As I’ve said here several times now, customers hate price increases. However, as pointed out to me several times this past week, customers only hate price increases they know about. One example is the price of toothpaste. If the price of toothpaste goes up from $2.49 to $2.69, does anybody notice? It’s likely that customers purchase toothpaste infrequently enough that they don’t remember what they last paid. Therefore, they probably wouldn’t notice the price increase.
The shrinking candy bar was an example of something you may be able to do to “hide” your price increases. If customers don’t notice the change in size, they won’t notice the price increase.
Another technique, similar to the shrinking candy bar, is to change your product and your price at the same time. Chris Hopf of Pricing Wire pointed out that Odwalla just changed their packaging. They went from a 15.2 oz package to a new eco-friendly 12 oz package, a 21% decrease in package size. Simultaneously they lowered their price from $3.29 to $2.99, only a 9% decrease in price. They went from $.216/oz to $.249/oz, a 15% per oz price increase. To be fair, the Odwalla Tweet site confirms that they changed the package and lowered the price to the channel. The actual end price is set by the retailer. Regardless of who gets credit. The price to the consumer just went up 15%, but will probably never be noticed.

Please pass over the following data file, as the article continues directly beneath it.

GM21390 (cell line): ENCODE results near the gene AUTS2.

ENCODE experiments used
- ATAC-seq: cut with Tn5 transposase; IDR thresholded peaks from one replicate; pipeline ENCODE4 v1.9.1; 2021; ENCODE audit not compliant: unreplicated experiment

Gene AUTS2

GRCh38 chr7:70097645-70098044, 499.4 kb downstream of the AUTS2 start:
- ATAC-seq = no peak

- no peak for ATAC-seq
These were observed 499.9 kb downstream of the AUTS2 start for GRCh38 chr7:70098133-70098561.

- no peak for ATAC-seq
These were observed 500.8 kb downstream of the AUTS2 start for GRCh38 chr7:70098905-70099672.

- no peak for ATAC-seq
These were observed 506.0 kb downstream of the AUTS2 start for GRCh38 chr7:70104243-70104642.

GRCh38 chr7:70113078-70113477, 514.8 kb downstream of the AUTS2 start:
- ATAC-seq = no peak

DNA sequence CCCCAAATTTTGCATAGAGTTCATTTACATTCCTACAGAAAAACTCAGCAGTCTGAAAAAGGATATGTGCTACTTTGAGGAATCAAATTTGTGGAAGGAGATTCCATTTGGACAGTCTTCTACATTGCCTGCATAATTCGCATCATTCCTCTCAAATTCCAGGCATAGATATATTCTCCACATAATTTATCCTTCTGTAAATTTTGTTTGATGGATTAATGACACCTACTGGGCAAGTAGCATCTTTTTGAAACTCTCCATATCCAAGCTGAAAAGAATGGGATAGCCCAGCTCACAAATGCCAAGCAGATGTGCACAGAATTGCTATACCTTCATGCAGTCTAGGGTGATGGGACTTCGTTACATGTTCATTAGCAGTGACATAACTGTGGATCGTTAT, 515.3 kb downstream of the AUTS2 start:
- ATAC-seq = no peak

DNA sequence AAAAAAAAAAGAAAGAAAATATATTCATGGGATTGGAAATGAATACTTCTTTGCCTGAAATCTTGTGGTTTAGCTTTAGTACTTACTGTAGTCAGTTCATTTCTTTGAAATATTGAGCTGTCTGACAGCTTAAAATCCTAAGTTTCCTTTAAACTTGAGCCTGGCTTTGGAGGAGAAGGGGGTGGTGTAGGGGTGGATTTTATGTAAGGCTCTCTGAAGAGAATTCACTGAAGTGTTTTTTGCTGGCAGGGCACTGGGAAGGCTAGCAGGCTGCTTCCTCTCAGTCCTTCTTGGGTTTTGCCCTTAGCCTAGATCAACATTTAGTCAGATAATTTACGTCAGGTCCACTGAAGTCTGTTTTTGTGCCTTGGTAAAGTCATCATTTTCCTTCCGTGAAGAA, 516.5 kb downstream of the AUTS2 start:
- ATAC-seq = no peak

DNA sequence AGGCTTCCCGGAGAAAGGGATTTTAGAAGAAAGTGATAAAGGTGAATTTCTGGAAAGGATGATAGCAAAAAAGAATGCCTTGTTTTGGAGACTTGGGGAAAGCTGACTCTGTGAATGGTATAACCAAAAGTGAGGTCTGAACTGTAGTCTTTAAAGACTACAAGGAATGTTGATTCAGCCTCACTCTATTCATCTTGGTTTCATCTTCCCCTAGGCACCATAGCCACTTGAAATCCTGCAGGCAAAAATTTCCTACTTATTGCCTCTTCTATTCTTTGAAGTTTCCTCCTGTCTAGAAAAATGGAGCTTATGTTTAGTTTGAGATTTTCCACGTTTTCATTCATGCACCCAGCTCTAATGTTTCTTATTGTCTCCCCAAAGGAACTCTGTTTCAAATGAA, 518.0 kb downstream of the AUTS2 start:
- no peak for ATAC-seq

And that is the point. The price increase will never be noticed. Customers do not hate price increases they don’t detect.
What can you do? Can you change your product and your price simultaneously to “hide” any price increases? Besides size, you could create higher or lower quality products, or add or subtract features. Changing the product and price at the same time obfuscates any intended price increases.
Please send me any recent examples you find.